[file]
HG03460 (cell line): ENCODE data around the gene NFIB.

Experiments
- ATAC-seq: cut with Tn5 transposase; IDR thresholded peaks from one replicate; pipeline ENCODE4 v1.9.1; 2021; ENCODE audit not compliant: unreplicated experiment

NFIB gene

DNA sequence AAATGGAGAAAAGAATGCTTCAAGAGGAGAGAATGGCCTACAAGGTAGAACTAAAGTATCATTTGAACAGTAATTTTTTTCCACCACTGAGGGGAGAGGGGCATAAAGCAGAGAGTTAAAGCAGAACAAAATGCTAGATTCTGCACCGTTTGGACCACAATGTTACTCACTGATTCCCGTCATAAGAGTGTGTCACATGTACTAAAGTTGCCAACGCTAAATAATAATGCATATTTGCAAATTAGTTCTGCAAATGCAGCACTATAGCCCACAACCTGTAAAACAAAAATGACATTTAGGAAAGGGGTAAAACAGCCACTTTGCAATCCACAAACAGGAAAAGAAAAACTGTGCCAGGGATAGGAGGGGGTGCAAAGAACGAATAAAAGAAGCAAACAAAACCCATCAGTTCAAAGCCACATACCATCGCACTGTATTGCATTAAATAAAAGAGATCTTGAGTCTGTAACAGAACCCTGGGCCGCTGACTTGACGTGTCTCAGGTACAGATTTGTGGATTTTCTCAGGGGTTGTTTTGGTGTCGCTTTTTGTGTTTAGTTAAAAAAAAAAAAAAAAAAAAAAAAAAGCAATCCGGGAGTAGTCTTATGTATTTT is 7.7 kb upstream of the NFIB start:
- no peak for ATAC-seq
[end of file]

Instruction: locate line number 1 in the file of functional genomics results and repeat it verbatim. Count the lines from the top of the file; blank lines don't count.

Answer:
HG03460 (cell line): ENCODE data around the gene NFIB.